The small displacement in position of a star's image during the year due to the motion of the Earth around the Sun. Annual aberration was discovered by J. Bradley in 1728 from observations of the changes in distance from the zenith of the star Gamma Draconis. The ratio of the Earth's mean velocity to the speed of light gives the constant of aberration, 20″.5. This is the maximum amount by which a star can appear to be displaced from its mean position. During the course of a year, the star appears to move around its mean position in a shape that ranges from a circle for a star at the ecliptic pole, via a progressively flattened ellipse, to a straight line for a star on the ecliptic. See also E-Terms.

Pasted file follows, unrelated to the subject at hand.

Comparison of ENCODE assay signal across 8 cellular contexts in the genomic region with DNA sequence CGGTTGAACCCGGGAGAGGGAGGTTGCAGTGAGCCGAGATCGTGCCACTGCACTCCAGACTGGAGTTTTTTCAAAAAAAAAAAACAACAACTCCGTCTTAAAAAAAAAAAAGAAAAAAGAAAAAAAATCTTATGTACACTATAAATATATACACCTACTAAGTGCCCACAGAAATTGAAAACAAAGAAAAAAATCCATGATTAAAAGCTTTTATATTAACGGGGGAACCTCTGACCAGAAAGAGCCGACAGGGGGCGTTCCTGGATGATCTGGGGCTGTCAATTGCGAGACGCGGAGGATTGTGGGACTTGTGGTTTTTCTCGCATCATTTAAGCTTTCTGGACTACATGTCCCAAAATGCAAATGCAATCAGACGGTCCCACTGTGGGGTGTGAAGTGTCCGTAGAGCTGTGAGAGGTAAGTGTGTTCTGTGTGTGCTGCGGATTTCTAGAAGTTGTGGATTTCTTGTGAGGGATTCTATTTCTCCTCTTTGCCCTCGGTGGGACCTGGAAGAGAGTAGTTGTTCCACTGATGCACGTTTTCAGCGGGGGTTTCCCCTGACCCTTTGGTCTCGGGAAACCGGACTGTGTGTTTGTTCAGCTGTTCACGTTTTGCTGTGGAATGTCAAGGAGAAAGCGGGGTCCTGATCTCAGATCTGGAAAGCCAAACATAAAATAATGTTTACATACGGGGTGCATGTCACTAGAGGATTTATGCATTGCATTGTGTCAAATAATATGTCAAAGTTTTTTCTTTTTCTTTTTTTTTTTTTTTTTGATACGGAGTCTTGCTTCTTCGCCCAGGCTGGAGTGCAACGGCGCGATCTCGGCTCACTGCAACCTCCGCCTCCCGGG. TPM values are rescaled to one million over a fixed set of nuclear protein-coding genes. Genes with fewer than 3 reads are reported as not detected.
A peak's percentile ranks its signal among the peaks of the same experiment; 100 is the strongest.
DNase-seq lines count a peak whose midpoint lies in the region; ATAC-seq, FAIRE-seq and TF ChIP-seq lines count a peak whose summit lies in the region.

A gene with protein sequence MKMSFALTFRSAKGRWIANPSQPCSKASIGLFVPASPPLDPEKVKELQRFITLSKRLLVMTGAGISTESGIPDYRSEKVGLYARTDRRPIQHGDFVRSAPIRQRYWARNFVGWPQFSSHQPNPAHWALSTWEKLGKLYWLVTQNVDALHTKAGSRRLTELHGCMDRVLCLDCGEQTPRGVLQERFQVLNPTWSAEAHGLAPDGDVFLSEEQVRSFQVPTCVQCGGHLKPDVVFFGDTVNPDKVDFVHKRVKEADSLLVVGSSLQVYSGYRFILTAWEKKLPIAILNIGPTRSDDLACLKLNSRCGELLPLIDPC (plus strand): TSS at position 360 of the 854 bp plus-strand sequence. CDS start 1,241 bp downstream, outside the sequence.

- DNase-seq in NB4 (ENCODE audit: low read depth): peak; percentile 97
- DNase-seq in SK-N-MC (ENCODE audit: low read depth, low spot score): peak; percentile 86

Subjects: Astronomy and Astrophysics.